Sept. 29--MARCY -- In mid-August, Cuomo administration officials and Steve DiMeo, an economic developer based in Rome, set up a meeting between state officials and the U.S. Army Corps of Engineers on the campus of the SUNY Institute of Technology in Marcy, a suburb of Utica,
The meeting -- which was attended by staffers of New York's congressional delegation -- was focused on the future of the Marcy Nanocenter, a 400-acre site across the street from SUNY IT that has for years been seeking a computer chip manufacturer.
The Marcy site, perhaps one of the largest in the country designed for computer chip "fabs," had one big problem. The Corps of Engineers refused to approve a wetlands permit application without a tenant in place.
But in a move earlier this month that appeared at first to be a creative solution but now appears to be by design, the Cuomo administration listed the SUNY College of Nanoscale Science and Engineering as the "tenant" at Marcy Nanocenter.
Under the new application, submitted on Friday, the NanoCollege was named the so-called "end user" in the Corps of Engineers application, paving the way for a wetlands permit.
And in the coming months, following public review of the application, the NanoCollege, in partnership with Mohawk Valley EDGE, of which DiMeo is president, will seek chip companies to occupy up to three "fabs" at the Marcy site. They would be built by the NanoCollege and cost between $10 billion and $15 billion, with a mix of private and public funding.
Alain Kaloyeros, CEO of the NanoCollege, said the concept is groundbreaking. It leverages "assets that not only remain under public ownership, but also attract substantially greater private industry investment."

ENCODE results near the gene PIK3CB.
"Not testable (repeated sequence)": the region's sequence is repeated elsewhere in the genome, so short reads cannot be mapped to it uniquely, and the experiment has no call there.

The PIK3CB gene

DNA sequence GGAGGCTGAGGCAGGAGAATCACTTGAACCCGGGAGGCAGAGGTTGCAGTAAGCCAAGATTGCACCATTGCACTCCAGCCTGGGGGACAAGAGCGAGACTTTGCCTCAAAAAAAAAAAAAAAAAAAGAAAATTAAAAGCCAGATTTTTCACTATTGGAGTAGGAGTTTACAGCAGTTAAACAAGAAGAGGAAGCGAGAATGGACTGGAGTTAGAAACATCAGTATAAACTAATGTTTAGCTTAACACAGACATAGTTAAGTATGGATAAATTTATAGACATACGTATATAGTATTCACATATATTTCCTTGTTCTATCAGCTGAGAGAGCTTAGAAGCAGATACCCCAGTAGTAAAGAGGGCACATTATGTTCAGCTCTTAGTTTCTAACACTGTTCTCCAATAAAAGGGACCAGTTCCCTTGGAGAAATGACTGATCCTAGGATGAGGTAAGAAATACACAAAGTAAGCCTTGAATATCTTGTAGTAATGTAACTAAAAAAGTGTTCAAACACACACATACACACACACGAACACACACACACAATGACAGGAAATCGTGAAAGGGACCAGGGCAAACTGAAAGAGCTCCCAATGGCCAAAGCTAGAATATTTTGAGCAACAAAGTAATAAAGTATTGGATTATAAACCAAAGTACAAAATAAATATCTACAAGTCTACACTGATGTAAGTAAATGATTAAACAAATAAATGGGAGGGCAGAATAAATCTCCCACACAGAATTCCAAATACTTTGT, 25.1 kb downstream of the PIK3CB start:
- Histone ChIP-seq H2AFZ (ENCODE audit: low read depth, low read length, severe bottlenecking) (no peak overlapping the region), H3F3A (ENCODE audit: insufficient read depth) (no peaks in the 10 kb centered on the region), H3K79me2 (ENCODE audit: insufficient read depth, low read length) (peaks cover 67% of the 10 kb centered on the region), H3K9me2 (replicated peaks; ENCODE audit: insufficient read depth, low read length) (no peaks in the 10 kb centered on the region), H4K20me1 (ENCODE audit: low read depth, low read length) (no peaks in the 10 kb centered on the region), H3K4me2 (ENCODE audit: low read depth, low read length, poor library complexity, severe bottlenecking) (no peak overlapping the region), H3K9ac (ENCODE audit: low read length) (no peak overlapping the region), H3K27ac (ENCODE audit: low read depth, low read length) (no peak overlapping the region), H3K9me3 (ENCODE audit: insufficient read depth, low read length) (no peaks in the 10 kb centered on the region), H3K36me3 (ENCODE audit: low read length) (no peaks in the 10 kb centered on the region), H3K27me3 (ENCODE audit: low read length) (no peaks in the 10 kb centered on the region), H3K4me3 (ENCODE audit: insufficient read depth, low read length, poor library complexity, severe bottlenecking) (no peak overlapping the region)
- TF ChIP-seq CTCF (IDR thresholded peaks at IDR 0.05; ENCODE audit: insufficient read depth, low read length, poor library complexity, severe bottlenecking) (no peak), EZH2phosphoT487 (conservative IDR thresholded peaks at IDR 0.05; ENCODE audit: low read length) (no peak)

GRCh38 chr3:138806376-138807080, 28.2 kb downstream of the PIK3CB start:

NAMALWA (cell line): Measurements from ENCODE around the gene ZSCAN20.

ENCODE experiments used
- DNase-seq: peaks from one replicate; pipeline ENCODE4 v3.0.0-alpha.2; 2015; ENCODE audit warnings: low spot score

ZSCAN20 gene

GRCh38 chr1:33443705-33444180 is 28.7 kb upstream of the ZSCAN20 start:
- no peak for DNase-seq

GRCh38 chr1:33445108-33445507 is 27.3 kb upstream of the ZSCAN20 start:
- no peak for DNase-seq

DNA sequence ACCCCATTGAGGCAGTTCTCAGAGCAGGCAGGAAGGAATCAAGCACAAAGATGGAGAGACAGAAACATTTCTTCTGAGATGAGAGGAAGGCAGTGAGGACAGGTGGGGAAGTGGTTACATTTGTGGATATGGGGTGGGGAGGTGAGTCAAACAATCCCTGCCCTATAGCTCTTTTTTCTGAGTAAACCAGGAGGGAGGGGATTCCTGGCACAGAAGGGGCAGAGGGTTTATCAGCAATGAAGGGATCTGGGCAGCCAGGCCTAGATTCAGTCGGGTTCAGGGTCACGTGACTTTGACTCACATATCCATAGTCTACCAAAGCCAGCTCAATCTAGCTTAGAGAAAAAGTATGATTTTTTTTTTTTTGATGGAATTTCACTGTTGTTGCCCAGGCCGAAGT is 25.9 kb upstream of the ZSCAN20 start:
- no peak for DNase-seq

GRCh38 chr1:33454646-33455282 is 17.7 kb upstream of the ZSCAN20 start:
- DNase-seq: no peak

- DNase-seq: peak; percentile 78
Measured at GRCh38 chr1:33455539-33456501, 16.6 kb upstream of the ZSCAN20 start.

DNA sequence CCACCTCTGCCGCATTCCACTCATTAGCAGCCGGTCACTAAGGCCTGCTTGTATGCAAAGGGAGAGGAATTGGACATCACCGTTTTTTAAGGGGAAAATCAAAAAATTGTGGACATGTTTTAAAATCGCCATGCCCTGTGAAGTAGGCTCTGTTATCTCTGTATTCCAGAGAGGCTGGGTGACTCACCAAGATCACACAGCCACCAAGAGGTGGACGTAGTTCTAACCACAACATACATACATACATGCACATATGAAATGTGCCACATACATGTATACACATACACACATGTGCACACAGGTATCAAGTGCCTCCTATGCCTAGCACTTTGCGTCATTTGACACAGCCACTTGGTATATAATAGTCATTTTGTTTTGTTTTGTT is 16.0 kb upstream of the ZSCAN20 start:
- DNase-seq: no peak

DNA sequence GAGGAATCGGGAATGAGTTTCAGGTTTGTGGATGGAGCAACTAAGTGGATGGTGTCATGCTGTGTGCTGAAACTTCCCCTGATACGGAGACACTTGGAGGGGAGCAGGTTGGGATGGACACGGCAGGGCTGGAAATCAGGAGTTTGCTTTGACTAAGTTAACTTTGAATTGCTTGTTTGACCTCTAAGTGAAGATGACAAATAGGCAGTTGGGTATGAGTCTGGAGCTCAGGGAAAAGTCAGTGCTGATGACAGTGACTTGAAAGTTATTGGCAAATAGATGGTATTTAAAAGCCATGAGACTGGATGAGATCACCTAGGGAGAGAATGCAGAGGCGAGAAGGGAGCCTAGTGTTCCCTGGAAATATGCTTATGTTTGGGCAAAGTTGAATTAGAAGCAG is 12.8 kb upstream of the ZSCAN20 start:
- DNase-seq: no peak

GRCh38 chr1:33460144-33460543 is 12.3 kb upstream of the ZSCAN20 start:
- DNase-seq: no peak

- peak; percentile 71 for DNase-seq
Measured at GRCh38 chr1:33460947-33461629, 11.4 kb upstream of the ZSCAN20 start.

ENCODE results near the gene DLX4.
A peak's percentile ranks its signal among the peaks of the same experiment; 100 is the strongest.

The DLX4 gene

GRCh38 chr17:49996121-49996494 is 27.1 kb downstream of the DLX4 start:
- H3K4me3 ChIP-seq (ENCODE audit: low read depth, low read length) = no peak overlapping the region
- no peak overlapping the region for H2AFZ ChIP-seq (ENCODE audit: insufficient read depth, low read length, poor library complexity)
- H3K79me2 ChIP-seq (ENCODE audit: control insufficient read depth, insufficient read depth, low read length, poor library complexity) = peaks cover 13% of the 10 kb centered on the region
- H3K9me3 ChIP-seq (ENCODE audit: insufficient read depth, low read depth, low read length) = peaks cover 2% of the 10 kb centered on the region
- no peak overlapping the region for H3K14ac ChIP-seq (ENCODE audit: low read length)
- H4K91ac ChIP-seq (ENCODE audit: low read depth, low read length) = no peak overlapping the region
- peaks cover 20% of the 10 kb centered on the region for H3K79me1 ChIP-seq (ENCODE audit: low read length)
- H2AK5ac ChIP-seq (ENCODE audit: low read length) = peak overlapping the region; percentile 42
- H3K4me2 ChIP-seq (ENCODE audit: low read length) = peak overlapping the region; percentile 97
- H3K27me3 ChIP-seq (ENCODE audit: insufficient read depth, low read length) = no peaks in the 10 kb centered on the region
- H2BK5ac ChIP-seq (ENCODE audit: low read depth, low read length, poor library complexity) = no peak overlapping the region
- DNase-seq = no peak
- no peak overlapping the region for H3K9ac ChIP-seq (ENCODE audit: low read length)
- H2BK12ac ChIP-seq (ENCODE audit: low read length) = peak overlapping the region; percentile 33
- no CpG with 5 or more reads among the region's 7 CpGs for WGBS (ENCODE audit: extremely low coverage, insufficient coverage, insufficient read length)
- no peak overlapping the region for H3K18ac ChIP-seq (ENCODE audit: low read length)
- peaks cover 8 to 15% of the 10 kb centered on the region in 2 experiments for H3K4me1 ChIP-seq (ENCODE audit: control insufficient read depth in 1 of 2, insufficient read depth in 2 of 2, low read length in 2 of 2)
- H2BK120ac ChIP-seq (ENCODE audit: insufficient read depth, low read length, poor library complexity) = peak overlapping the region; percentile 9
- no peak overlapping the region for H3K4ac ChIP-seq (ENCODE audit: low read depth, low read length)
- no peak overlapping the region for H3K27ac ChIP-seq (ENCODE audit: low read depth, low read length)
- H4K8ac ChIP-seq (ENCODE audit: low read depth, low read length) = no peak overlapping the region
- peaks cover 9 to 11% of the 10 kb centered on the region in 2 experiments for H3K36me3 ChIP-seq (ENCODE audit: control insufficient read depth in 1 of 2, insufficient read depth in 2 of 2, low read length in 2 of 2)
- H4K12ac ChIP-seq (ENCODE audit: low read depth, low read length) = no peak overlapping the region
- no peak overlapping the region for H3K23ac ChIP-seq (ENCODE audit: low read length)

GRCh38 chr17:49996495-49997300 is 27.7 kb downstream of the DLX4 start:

In 2006, the state Legislature approved more than $1 billion in direct subsidies to Advanced Micro Devices, now GlobalFoundries, including $665 million in cash, to build a plant in Malta.
"We're no longer fronting money," Ken Adams, Cuomo's economic development chief said in 2011 about the grant. "There's a lot of lessons we learned from past experience."
The Marcy Nanocenter plan is part of an industry shift New York state anticipated two years ago.
In September 2011, Governor Cuomo announced the Global 450 Consortium, or G450C, a five-year $4.8 billion program by five of the world's largest chip manufacturers to build a pilot chip fab at the NanoCollege to process chips on larger, 450 millimeter silicon wafers, instead of today's standard of 300mm. The consortium, funded by Intel, IBM, Samsung and others, is sharing the costs because doing so on their own would be prohibitly expensive.
In Marcy, the NanoCollege will take the business of building computer chip factories -- or fabs -- out of the hands of chip manufacturers.
The state believes the plan will work because as members of the G450C seek to build their own 450mm fabs, they won't have to look very far down the Thruway to find an available site.
"This doesn't happen without G450C," NanoCollege spokesman Steve Janack said of the school developing the Marcy Nanocenter.
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